Re: [PATCH] x86/speculation: Mitigate eIBRS PBRSB predictions with WRMSR

From: Jim Mattson
Date: Wed Oct 05 2022 - 18:29:31 EST

On Wed, Oct 5, 2022 at 3:03 PM Suraj Jitindar Singh <surajjs@xxxxxxxxxx> wrote:
> tl;dr: The existing mitigation for eIBRS PBRSB predictions uses an INT3 to
> ensure a call instruction retires before a following unbalanced RET. Replace
> this with a WRMSR serialising instruction which has a lower performance
> penalty.

The INT3 is only on a speculative path and should not impact performance.

> == Background ==
> eIBRS (enhanced indirect branch restricted speculation) is used to prevent
> predictor addresses from one privilege domain from being used for prediction
> in a higher privilege domain.
> == Problem ==
> On processors with eIBRS protections there can be a case where upon VM exit
> a guest address may be used as an RSB prediction for an unbalanced RET if a
> CALL instruction hasn't yet been retired. This is termed PBRSB (Post-Barrier
> Return Stack Buffer).
> A mitigation for this was introduced in:
> (2b1299322016731d56807aa49254a5ea3080b6b3 x86/speculation: Add RSB VM Exit protections)
> This mitigation [1] has a ~1% performance impact on VM exit compared to without
> it [2].
> == Solution ==
> The WRMSR instruction can be used as a speculation barrier and a serialising
> instruction. Use this on the VM exit path instead to ensure that a CALL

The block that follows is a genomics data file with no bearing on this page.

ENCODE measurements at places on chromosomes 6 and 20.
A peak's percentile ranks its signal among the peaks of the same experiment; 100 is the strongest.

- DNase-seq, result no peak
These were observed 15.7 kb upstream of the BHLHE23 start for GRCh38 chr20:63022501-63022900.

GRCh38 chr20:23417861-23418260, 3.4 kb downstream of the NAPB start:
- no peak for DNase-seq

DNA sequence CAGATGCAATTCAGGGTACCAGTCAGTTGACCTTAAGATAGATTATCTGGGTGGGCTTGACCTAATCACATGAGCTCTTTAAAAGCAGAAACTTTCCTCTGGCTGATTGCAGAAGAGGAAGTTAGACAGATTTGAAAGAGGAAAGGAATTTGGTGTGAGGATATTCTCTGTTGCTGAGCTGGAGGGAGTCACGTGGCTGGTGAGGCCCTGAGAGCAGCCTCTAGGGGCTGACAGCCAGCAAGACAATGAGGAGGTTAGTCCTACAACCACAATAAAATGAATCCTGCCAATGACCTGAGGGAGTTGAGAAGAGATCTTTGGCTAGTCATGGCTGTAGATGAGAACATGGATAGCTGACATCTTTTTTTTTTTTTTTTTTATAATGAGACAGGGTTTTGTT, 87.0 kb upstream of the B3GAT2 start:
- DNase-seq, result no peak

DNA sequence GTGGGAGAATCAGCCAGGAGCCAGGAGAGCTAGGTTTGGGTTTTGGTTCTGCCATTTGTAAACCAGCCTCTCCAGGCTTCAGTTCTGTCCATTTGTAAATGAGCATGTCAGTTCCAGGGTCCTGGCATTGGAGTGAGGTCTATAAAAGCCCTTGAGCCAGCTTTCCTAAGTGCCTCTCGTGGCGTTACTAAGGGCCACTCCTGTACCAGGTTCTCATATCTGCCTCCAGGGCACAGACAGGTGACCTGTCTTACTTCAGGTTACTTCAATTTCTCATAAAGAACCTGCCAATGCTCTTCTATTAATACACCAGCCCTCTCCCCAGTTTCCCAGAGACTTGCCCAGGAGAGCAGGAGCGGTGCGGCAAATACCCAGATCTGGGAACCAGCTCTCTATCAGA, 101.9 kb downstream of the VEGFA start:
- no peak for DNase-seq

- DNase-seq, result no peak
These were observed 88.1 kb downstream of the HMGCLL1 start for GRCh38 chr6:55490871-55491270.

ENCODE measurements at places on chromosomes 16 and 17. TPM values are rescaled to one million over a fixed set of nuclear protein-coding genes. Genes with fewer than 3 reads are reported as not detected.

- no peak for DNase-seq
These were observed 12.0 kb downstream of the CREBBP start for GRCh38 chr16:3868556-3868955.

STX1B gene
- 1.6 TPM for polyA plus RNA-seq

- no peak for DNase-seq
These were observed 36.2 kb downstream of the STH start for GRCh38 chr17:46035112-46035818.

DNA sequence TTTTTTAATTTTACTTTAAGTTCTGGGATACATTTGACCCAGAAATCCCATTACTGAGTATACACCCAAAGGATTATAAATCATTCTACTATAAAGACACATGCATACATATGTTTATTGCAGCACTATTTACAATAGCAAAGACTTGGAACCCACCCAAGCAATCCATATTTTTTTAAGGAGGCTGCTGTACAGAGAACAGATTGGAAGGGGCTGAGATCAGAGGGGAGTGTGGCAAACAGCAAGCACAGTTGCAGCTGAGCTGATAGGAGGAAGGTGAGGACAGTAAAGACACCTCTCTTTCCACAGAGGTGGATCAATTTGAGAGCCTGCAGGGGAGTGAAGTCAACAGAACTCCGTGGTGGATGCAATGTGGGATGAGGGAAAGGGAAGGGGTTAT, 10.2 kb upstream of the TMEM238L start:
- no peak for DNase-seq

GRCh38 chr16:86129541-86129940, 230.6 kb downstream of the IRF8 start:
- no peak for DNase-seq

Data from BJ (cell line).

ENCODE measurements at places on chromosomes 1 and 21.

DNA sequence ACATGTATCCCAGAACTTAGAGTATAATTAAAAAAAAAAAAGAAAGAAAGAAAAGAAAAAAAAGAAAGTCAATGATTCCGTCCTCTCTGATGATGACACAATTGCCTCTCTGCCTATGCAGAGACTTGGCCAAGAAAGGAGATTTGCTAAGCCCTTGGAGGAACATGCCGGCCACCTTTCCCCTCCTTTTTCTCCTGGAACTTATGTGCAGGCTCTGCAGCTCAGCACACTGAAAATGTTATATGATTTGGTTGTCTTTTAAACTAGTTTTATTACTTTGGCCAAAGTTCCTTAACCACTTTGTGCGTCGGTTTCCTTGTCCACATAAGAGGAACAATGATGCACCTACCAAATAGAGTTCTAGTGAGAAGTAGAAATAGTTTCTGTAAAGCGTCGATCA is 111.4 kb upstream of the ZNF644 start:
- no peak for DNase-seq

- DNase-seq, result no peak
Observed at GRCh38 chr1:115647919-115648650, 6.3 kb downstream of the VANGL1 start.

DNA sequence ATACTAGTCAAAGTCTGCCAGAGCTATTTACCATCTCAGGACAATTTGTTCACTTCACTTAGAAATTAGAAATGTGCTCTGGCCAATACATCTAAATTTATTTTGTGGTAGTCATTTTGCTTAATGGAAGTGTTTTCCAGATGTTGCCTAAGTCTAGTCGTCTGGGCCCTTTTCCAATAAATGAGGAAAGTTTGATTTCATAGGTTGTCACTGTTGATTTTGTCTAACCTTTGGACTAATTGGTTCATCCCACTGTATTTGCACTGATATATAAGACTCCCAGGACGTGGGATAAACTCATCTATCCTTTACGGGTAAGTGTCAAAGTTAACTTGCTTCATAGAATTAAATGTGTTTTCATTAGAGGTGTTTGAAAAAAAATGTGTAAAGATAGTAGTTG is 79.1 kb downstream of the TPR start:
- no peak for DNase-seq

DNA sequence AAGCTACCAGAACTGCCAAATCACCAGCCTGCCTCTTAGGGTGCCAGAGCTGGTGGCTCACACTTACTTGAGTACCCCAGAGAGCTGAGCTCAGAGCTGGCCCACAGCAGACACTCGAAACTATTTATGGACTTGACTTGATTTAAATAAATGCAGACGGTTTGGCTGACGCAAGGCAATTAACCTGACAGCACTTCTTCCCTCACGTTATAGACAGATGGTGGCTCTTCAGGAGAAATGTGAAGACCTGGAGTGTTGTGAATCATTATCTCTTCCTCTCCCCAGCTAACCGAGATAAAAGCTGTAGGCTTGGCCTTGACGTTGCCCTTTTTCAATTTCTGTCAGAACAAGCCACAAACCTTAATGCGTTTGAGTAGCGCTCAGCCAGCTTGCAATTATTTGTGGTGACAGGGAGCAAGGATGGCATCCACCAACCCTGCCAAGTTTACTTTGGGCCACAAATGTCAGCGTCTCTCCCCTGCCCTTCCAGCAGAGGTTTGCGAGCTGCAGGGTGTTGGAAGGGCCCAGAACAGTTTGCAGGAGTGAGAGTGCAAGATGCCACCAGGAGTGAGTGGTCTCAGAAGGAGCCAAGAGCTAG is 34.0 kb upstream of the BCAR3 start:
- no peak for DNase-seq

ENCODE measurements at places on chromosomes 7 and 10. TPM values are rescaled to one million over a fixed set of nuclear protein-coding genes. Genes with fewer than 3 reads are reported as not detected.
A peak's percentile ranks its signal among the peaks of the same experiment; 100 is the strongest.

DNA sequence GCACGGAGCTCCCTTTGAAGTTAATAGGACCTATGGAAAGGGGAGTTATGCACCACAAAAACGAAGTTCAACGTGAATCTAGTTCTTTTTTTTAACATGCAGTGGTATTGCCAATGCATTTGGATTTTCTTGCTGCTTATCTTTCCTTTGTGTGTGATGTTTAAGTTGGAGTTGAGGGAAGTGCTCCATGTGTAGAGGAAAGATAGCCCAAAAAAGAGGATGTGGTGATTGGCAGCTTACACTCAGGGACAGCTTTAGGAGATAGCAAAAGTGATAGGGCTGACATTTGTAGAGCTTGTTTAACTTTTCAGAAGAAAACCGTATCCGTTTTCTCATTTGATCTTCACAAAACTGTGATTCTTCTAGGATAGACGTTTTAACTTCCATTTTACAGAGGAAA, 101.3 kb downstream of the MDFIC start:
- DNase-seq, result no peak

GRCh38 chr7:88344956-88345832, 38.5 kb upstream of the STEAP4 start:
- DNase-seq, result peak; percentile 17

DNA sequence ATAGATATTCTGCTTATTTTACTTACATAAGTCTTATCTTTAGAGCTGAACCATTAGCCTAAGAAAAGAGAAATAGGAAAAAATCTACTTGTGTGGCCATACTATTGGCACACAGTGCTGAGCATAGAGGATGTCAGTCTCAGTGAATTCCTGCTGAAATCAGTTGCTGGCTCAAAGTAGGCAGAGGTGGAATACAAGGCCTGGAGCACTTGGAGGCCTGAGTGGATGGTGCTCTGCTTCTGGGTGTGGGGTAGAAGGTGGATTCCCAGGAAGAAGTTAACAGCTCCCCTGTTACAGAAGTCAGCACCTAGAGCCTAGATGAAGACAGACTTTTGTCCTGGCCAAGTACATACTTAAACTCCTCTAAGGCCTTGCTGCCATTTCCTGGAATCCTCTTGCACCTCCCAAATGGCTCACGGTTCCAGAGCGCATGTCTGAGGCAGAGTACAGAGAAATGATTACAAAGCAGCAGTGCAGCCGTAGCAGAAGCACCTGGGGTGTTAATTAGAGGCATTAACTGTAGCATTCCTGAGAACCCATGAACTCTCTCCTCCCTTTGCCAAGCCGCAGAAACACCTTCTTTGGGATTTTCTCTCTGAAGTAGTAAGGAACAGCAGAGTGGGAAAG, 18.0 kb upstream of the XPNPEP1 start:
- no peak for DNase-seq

> instruction (in this case the call to vmx_spec_ctrl_restore_host) has retired
> before the prediction of a following unbalanced RET.

I don't buy this solution. According to

"Note that a WRMSR instruction (used to set IBRS, for example), could
also serve as a speculation barrier for such a sequence in place of

This says only that you can replace the LFENCE with a WRMSR. It
doesn't say that you can drop the rest of the sequence.

> This mitigation [3] has a negligible performance impact.
> == Testing ==
> Run the outl_to_kernel kvm-unit-tests test 200 times per configuration which
> counts the cycles for an exit to kernel mode.
> [1] With existing mitigation:
> Average: 2026 cycles
> [2] With no mitigation:
> Average: 2008 cycles
> [3] With proposed mitigation:
> Average: 2008 cycles

What testing did you do to see that this is an effective mitigation?
Improved timings are irrelevant if it doesn't work.